I tell the children that he doesn't like to be hugged. My late Westie, Tiffany, was popular. She liked the kids to rub her tummy, etc. Winston tolerates the kids, as long as they don't grab him. I am glad that he isn't sensitive to people touching his "cute little tail" although I tell the kids that dogs don't like their tail bothered. In my opinion, as a person without children, is that people need to train their children better! They like to walk Winston with me - taking turns holding the leash. I still get to do all of the cleanup, no problem. We walked to the playground the other day. (There is a dog run nearby). Winston jumped up on the play platform then walked down the slide. We all got a good laugh. Pugs are such comedians when they are in good moods. My camera hasn't been working, I'll have to get pictures. I have a feeling that we will be walking there again.

We are still working on sit. He understands wait. If I say Winston, Wait! He stands still until I say "Winston, Let's go." (However, if I said "Winston, wait" and a pomeranian walked by....I know he wouldn't wait...We need to work on that a lot! That is one reason we have leashes and leash laws.) I am still patiently working and waiting for the "Eureka" moment on sit. It will come. I read that pugs can be slow learners and he is starting later in life, but he is such a loving dog and so eager to please, once he understands what he is expected to do.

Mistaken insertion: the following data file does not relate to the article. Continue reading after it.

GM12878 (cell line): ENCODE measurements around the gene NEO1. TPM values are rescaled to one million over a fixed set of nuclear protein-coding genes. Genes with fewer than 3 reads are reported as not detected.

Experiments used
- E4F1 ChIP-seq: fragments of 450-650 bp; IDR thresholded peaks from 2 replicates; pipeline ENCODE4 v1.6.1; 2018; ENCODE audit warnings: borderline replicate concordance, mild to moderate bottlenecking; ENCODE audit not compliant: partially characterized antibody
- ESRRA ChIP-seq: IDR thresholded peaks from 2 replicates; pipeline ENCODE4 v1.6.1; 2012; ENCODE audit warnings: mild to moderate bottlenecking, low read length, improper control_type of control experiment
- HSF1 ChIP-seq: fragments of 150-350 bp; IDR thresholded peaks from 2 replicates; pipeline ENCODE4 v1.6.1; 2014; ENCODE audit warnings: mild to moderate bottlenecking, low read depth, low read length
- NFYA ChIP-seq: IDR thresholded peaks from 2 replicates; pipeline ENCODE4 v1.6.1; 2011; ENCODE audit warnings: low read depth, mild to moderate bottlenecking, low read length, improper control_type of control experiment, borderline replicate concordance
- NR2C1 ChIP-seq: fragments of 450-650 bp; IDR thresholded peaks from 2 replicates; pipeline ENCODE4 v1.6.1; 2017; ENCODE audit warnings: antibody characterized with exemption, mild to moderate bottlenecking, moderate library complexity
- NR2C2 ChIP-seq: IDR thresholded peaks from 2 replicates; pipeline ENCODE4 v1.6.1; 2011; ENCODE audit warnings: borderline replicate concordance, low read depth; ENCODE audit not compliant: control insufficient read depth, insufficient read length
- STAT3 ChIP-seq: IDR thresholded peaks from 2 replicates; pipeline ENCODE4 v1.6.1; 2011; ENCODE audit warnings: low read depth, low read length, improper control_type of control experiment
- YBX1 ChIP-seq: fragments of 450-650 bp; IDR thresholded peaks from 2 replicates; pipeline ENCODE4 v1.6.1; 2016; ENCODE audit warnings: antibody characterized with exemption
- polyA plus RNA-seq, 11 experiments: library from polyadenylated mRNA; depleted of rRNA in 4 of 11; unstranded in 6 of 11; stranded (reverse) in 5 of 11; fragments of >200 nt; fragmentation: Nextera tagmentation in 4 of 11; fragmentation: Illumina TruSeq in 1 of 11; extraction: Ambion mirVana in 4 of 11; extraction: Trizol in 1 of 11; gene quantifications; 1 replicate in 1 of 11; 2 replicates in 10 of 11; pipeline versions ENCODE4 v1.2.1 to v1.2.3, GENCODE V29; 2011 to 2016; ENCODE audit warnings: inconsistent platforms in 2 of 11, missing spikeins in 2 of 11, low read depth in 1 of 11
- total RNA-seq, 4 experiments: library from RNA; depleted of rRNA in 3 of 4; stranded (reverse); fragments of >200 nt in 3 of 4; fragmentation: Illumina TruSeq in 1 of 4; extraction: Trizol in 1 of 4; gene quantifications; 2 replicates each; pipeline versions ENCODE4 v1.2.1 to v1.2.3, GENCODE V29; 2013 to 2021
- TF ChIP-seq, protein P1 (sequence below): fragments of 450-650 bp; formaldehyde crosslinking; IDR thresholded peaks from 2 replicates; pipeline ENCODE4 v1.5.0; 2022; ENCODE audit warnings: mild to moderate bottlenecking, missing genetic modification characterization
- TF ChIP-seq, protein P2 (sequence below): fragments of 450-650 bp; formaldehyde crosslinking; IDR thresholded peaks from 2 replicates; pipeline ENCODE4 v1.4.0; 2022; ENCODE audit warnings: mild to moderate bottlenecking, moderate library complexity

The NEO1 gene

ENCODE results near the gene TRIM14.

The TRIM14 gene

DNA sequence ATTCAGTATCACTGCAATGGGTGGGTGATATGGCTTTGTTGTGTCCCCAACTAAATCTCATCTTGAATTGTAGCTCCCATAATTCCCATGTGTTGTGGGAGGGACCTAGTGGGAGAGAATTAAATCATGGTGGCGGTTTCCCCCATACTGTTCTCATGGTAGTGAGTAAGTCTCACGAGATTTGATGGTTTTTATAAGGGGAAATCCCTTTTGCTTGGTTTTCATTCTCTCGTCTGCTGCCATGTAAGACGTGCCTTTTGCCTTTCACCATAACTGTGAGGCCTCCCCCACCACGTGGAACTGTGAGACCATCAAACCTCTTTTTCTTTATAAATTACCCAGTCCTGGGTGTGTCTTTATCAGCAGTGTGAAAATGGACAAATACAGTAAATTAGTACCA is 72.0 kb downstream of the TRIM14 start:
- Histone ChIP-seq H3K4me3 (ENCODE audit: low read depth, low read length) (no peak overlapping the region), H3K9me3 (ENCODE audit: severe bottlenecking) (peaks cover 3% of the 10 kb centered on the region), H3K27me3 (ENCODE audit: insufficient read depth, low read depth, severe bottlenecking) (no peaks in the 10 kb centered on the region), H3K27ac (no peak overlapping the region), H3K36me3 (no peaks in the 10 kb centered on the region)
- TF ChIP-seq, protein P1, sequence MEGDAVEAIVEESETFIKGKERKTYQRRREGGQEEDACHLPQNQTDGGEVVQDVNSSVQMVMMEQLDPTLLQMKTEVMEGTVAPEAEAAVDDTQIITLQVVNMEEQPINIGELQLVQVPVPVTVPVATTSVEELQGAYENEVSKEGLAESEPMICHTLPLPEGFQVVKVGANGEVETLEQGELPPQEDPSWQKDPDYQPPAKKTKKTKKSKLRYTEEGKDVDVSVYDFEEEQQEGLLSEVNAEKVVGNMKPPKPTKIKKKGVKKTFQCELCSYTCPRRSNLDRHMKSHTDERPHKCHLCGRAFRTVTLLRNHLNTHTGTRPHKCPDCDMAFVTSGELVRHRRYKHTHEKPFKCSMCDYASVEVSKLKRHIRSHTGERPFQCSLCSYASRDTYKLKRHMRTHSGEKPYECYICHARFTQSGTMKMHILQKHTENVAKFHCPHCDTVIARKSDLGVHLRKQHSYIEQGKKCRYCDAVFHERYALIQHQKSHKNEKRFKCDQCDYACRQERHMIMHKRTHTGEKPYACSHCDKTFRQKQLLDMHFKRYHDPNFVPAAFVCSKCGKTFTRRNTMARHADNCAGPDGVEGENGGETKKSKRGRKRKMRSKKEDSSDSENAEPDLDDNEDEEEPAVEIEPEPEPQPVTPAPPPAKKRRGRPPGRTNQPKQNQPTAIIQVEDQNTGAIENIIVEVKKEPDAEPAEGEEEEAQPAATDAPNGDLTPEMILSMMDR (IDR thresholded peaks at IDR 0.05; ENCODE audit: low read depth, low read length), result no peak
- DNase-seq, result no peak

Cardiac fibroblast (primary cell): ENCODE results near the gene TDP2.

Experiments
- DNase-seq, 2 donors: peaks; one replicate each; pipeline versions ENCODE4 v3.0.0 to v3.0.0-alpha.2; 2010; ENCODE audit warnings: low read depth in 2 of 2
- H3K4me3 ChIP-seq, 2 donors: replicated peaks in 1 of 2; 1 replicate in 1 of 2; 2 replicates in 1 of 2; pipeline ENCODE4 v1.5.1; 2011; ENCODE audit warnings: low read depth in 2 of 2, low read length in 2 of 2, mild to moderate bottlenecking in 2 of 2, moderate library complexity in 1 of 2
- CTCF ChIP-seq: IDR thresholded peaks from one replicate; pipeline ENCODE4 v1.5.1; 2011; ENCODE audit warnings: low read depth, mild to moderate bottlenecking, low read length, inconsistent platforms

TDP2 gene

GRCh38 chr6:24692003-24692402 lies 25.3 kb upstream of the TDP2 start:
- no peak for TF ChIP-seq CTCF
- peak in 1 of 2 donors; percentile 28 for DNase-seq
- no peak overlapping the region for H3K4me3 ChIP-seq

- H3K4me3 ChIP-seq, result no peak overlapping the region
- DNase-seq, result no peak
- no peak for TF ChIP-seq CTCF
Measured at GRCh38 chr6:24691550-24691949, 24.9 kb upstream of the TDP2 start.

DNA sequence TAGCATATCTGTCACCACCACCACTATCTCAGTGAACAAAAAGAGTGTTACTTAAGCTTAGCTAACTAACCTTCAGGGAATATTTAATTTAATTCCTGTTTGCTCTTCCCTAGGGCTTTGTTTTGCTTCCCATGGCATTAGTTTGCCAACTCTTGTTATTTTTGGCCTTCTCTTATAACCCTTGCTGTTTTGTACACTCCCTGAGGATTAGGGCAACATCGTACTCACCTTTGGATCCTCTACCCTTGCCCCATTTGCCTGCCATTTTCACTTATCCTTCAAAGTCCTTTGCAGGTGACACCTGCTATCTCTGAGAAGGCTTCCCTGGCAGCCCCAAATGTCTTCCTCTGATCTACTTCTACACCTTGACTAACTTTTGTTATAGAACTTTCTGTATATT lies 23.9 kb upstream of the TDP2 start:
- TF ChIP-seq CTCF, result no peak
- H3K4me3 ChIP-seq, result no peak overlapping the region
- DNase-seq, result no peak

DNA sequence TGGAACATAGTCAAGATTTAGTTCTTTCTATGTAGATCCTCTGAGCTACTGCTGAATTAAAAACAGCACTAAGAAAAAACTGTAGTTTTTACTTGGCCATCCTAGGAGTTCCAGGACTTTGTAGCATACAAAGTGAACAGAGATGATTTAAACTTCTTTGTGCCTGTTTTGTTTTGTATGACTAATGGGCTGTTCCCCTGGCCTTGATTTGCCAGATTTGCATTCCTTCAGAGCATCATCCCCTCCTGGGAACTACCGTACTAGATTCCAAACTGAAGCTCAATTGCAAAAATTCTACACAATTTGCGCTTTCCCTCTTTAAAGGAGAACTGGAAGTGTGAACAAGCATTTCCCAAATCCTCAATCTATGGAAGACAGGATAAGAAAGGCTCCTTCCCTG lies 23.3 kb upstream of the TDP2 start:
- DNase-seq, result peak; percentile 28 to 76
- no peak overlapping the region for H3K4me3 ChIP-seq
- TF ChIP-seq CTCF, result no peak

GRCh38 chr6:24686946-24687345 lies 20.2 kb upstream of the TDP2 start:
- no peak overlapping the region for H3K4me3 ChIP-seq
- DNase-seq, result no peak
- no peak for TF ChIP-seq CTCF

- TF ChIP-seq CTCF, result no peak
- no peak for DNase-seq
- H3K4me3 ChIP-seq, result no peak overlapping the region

ImageLance
Sep 29, 2011 9:41 AM CST
Name: Lance Gardner
coastal plain Virginia
Question authority, guide in wisdom
Sounds like you are getting it well under control, good job. Playgrounds are wonderful play areas and agility courses for dogs, as well (as long as they don't leave presents for others!). Agility can also be a wonderful confidence booster.
One reason I have larger dogs is so my son can play with them a bit rougher and little concerns about hurting them. I still make sure his play is reasonable, but it takes a lot to bother my two. They play much rougher than he ever can, but tight hugs about the neck have been discouraged. I have also told him to always ask first before petting another dog, hold his hand out for a sniff and check the reaction, then go from there. I have trained him well, at least with dogs!
I have always said training children and dogs is very similar, as they both respect authority and need guidance on appropriate behavior. The biggest difference is that a child can be taught to understand why (the car can seriously hurt me), whereas a dog more follows the lead but not necessarily because he understands about imminent danger, human social norms and the like.
Looking forward to photos.
Look and listen for the welfare of the whole people and have always in view not only the present but also the coming generations, even those whose faces are yet beneath the surface of the ground -- the unborn of the future Nation. The Constitution of the Iroquois Nations.
Dogs; Family Fun Unplugged; Perennials, Annuals, Veggies; Happy Birthday Wishes
ImageAndi
Jan 10, 2012 1:36 PM CST
Name: aka GardenQuilts
Facebook, NGA
and the beloved Winston the pug
Winston is still perplexed by "sit". He understands down, so I an working to reinforce that. He usually sits when commanded to stay down - unless the floor is cold or the ground is wet. Centuries of breeding as a lap dog has left its mark on Winston. He is a lap dog with the heart of an explorer, if you can imagine that!